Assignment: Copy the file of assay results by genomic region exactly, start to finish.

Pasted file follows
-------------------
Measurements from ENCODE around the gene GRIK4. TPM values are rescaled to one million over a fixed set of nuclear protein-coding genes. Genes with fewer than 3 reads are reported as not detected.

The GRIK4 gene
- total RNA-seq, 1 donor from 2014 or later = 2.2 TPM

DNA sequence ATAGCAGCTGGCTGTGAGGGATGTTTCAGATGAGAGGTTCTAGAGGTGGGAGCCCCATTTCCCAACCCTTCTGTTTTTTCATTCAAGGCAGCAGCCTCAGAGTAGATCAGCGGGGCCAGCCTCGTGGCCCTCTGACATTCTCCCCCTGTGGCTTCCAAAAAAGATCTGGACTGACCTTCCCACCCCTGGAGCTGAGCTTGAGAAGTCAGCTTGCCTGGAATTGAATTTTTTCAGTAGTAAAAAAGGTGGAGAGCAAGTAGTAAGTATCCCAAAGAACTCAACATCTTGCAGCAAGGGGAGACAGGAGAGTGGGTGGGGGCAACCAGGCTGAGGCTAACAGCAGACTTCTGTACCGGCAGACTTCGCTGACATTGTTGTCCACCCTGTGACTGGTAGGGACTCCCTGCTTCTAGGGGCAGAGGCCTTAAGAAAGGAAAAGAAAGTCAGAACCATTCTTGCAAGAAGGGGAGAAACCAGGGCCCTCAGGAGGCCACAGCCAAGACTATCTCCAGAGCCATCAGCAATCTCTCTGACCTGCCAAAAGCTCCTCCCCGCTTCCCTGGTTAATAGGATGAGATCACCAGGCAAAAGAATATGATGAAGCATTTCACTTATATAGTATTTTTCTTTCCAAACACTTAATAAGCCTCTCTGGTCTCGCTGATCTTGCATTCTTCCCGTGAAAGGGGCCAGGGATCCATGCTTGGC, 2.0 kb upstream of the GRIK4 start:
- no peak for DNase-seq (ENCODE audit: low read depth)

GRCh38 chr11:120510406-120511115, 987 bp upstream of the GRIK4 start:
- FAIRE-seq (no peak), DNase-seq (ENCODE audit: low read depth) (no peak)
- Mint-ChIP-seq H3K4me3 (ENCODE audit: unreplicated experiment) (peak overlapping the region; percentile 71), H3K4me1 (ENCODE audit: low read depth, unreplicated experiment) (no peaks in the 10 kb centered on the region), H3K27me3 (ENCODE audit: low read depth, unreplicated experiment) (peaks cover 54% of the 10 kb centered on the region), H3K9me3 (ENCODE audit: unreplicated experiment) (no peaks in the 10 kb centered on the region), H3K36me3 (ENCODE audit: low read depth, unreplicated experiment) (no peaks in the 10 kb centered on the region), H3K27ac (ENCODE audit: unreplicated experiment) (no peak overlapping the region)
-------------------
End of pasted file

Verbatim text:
Measurements from ENCODE around the gene GRIK4. TPM values are rescaled to one million over a fixed set of nuclear protein-coding genes. Genes with fewer than 3 reads are reported as not detected.

The GRIK4 gene
- total RNA-seq, 1 donor from 2014 or later = 2.2 TPM

DNA sequence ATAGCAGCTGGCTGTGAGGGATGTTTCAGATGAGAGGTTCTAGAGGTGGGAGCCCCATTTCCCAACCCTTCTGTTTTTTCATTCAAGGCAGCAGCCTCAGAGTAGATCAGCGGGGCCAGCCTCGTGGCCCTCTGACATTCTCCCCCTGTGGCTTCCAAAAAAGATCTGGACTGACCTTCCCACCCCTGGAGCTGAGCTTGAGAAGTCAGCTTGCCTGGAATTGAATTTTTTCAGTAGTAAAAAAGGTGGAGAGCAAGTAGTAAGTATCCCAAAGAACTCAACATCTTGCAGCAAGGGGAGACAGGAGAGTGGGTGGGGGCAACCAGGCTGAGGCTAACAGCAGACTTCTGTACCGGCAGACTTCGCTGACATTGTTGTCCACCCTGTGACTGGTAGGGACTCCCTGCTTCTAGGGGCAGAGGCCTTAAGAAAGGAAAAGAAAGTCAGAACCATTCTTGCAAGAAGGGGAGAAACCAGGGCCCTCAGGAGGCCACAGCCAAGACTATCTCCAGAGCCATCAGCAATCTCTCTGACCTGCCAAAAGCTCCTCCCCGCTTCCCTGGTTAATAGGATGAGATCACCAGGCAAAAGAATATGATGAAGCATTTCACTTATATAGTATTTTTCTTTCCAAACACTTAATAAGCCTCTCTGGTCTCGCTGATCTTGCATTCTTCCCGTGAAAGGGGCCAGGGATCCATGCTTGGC, 2.0 kb upstream of the GRIK4 start:
- no peak for DNase-seq (ENCODE audit: low read depth)

GRCh38 chr11:120510406-120511115, 987 bp upstream of the GRIK4 start:
- FAIRE-seq (no peak), DNase-seq (ENCODE audit: low read depth) (no peak)
- Mint-ChIP-seq H3K4me3 (ENCODE audit: unreplicated experiment) (peak overlapping the region; percentile 71), H3K4me1 (ENCODE audit: low read depth, unreplicated experiment) (no peaks in the 10 kb centered on the region), H3K27me3 (ENCODE audit: low read depth, unreplicated experiment) (peaks cover 54% of the 10 kb centered on the region), H3K9me3 (ENCODE audit: unreplicated experiment) (no peaks in the 10 kb centered on the region), H3K36me3 (ENCODE audit: low read depth, unreplicated experiment) (no peaks in the 10 kb centered on the region), H3K27ac (ENCODE audit: unreplicated experiment) (no peak overlapping the region)